— Ian Lee, The Third Word War)

From UD Jewelry:

For  fishing enthusiasts: hook pendant from UD Jewelry

by John Braheny

"Hook" is the term you'll hear most often in the business and craft of commercial songwriting. (Well, maybe not as much as "Sorry, we can't use your song," but it's possible that the more you hear about hooks now, the less you'll hear "we can't use it" later.)

The hook has been described as "the part(s) you remember after the song is over," "the part that reaches out and grabs you," "the part you can't stop singing (even when you hate it)" and "the catchy repeated chorus…."

See also UD's recent
A Must-Read and In My Day*
as well as the five
Log24 entries ending
Sept. 20, 2002.

More seriously:
 
The date of The New Yorker issue quoted above is also the anniversary of the birth of Wallace Stevens and the date of death of mathematician Paul R. Halmos.
 
Stevens's "space of horizons" may, if one likes, be interpreted as a reference to projective geometry. Despite the bleak physicist's view of mathematics quoted above, this discipline is– thanks to Blaise Pascal— not totally lacking in literary and spiritual associations.

* Hey Hey

Tuesday, February 13, 2007

Tuesday February 13, 2007

Filed under: General — Tags: — m759 @ 5:24 AM
Modern Times
vs. City Lights

Bob Dylan Wins a Folk Grammy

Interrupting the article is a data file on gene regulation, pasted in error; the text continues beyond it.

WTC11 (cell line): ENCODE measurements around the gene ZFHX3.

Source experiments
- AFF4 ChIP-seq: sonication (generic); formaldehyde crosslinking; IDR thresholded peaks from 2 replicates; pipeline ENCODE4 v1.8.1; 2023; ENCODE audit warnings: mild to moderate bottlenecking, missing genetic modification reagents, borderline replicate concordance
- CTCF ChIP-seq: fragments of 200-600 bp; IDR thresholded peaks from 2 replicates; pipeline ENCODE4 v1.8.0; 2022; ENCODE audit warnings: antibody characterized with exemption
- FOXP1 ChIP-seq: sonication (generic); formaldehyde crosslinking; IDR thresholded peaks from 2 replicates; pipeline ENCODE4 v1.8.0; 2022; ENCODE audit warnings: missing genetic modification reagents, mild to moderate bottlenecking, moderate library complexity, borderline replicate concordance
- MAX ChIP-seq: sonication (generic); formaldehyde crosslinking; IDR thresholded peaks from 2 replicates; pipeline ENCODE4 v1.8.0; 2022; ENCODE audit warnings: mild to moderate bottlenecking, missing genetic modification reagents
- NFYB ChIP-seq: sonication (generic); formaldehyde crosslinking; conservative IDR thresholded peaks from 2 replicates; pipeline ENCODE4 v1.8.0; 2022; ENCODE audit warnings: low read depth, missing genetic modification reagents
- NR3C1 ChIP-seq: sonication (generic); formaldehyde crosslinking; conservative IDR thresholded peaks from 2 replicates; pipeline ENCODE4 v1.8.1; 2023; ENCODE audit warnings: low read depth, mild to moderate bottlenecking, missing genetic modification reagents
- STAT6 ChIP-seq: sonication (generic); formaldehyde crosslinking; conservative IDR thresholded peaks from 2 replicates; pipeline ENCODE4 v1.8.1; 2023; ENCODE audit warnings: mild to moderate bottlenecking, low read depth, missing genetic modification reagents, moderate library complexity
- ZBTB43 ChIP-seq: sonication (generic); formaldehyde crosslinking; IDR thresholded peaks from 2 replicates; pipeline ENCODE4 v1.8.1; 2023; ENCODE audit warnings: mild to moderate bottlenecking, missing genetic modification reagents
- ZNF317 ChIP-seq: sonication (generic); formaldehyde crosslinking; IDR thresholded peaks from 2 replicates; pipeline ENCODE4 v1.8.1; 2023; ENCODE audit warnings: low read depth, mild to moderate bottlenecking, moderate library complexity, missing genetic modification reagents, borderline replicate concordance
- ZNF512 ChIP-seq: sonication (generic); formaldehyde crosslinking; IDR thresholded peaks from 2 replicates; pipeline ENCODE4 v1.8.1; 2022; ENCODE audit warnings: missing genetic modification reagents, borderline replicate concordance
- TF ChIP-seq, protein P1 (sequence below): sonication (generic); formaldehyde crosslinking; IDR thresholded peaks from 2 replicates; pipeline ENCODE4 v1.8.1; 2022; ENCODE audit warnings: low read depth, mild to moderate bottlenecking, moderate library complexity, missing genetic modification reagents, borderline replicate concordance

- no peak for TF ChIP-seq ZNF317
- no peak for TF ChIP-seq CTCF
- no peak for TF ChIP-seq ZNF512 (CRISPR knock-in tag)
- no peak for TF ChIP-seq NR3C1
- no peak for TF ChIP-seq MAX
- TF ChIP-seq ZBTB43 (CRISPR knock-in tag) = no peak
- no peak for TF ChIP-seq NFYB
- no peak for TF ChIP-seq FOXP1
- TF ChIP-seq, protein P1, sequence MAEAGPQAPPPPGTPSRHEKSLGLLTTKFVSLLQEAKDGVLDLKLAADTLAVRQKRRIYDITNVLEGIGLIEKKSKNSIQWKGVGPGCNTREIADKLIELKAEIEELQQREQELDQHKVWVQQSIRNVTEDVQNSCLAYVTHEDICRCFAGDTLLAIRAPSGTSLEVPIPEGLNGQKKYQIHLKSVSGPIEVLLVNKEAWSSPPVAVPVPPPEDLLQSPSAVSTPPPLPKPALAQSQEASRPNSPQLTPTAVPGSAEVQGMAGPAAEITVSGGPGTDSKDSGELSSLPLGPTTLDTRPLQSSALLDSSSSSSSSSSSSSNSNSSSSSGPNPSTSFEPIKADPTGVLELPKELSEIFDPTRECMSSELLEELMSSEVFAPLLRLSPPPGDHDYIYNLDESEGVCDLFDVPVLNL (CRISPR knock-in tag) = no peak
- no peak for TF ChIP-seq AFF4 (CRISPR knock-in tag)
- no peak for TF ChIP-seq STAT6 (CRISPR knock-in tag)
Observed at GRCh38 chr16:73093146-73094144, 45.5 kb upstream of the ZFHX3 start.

"Modern Times, his first album since Love and Theft, debuted at No. 1
on the US pop charts last September. At 65, Dylan became the oldest
living person to achieve this feat."  –New Zealand Herald, Feb. 12

From an entry of 
October 29, 2004:

"Each epoch has its singer."
Jack London,
    Oakland, California, 1901

"Anything but the void. And so we keep hoping to luck into a winning combination, to tap into a subtle harmony, trying like lock pickers to negotiate a compromise with the 'mystery tramp,' as Bob Dylan put it…."
— Dennis Overbye,
   Quantum Baseball,
   New York Times,
   Oct.  26, 2004

"You said you'd never compromise
With the mystery tramp,
    but now you realize
He's not selling any alibis
As you stare into
    the vacuum of his eyes
And ask him do you want to
    make a deal?"
— Bob Dylan,
    Like a Rolling Stone

"Climbing up on 
Solsbury Hill"

In today's meditation for
the Church of Peter Gabriel,
Dennis Overbye plays
the role of Jack Horner.

Jack Horner with Christmas pie

(See Overbye on Sagan in today's
New York Times, Sagan on Pi,
and Pi Day at Harvard.)

For more on Jack Horner, see
The Rise and Fall
of Popular Music
,
by Donald Clarke,
Chapter One.

For two contrasting approaches